Upon a divorce, both former spouses will experience changes in regard to their personal income tax filings. Among other issues, the determination of which parent is entitled to claim dependency of their child or children after a divorce is often an issue. Depending upon what the Texas divorce decree states, sometimes non-custodial parents can claim their children on their taxes. One man was allowed to do so, but he failed to follow the instructions issued by the decree. As such, the court later denied him the ability to claim his dependency exemption.
In his decree, the man was allowed to claim his children as dependents on his taxes as long as he remained current on his child support payments and filled out the appropriate paperwork by a certain period of time following the decree. Unfortunately, the man failed to execute the proper form, in this case an IRS Form 8332. He sent an unsigned form in with his taxes for the year 2008, and although he was able to establish he was current on his child support, he failed to follow the instructions laid out in the decree.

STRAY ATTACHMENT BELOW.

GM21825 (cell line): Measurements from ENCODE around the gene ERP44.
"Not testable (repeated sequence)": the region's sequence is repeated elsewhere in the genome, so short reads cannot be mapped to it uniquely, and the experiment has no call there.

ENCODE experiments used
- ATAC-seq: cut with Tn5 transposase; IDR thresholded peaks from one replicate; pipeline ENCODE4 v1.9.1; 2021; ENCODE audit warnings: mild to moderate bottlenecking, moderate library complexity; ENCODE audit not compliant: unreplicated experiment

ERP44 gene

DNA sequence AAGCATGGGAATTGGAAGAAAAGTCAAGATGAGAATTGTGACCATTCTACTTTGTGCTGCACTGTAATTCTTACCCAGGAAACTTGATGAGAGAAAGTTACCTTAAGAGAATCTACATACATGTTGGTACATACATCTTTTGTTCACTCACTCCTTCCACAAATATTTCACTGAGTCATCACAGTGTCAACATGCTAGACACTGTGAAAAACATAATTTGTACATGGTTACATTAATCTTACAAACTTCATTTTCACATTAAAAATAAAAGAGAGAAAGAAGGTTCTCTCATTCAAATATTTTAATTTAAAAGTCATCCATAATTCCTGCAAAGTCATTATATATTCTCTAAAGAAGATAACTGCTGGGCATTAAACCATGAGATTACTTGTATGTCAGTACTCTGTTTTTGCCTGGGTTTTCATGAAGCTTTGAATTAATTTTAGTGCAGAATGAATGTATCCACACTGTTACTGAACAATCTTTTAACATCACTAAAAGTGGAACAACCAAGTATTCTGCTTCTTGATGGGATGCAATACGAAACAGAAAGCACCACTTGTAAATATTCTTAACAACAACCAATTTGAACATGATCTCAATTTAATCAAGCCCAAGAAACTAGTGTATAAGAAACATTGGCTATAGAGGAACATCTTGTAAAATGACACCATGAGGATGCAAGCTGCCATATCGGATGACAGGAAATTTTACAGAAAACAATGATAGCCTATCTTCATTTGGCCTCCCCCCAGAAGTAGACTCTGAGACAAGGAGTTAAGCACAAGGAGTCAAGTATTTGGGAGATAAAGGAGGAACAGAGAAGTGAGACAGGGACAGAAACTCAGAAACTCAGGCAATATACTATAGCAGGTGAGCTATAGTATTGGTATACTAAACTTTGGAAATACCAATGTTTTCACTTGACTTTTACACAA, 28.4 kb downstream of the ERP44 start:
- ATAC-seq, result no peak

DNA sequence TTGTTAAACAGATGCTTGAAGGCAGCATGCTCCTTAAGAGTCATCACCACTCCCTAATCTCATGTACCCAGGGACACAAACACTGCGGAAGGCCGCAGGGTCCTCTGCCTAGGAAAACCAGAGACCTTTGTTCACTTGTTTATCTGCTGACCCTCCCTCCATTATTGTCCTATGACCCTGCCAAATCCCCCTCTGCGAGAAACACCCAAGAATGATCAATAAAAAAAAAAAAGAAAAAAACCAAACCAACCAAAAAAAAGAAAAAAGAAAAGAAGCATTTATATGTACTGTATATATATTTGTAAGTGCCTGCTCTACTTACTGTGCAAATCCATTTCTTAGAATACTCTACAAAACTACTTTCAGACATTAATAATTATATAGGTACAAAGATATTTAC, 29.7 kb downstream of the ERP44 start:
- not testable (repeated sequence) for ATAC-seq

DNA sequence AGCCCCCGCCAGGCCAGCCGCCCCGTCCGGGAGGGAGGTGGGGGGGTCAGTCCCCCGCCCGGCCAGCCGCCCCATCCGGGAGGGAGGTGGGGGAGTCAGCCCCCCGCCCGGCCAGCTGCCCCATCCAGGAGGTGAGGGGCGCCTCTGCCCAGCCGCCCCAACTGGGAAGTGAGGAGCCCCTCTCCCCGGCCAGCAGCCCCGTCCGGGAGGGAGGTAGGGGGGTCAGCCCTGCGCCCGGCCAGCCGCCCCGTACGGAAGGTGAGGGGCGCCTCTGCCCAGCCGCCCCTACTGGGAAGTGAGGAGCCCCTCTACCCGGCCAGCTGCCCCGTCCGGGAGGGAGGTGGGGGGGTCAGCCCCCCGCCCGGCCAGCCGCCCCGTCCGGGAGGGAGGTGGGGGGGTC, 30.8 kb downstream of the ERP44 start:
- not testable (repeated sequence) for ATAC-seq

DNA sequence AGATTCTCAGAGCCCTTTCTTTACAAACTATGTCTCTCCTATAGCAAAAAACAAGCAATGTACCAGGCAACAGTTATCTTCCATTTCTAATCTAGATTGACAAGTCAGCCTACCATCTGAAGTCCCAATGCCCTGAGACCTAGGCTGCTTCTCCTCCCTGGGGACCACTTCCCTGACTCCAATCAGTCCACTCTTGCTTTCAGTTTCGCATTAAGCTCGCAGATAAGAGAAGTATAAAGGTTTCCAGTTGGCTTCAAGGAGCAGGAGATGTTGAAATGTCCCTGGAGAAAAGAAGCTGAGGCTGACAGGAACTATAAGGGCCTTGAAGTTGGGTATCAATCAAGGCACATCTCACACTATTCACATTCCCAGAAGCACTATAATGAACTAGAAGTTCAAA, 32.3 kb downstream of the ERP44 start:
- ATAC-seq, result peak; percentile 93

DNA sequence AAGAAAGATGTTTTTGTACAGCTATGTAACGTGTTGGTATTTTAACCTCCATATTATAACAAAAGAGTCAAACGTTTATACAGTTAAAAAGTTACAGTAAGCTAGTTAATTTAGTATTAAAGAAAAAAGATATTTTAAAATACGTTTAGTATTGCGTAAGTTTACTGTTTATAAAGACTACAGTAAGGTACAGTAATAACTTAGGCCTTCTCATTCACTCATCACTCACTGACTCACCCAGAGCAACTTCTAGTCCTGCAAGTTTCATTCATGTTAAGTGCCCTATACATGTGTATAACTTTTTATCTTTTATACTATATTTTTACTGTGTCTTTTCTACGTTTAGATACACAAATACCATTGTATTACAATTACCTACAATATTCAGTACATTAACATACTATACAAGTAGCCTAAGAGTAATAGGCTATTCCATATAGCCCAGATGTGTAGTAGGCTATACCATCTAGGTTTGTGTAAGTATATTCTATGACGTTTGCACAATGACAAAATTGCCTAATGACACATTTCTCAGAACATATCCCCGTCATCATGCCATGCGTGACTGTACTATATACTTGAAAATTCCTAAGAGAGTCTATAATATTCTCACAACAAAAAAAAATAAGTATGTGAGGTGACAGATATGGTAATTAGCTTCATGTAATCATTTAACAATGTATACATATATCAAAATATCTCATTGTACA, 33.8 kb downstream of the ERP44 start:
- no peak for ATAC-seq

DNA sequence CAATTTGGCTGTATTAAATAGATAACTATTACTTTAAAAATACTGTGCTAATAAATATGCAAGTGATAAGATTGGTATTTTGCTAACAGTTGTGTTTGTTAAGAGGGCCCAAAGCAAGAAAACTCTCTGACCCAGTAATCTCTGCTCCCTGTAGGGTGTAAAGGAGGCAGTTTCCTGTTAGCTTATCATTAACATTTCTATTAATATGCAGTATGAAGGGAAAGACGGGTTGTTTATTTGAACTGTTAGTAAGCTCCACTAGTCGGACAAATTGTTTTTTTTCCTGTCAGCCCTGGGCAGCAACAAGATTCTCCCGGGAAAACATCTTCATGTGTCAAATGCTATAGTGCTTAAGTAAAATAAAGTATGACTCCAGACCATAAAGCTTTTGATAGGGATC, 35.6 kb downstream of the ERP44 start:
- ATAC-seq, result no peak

The man went to court over the dependency exemptions for his two children. The amount he sought was nearly $4,000, which was the amount he would have gained by claiming the kids as dependents. However, the court ruled that since the form he sent in was unsigned, he failed to satisfy the conditions set forth in his decree. Also, the Form 8332 that he sent in with his tax return was not signed by his ex-wife. The court stated that the probate judge’s decision does not allow the man to circumvent the required custodial parent’s signature on the IRS form.
Although the court was sympathetic to what happened in this case, they are bound by the law, and the man did not fulfill his obligations necessary to claim the kids as dependents. Such a dependency exemption can be helpful to parents required to pay child support, but as illustrated in this case, it is imperative that the stipulations set forth in the Texas divorce decree are followed to the letter. If they are not, parents could very well find themselves in the same situation as this man, and lacking thousands of dollars to which they were provisionally entitled.
Source: Forbes, “Dependency Exemptions – Divorce Court Orders Not Binding On Tax Court,” Peter J. Reilly, Sept. 25, 2012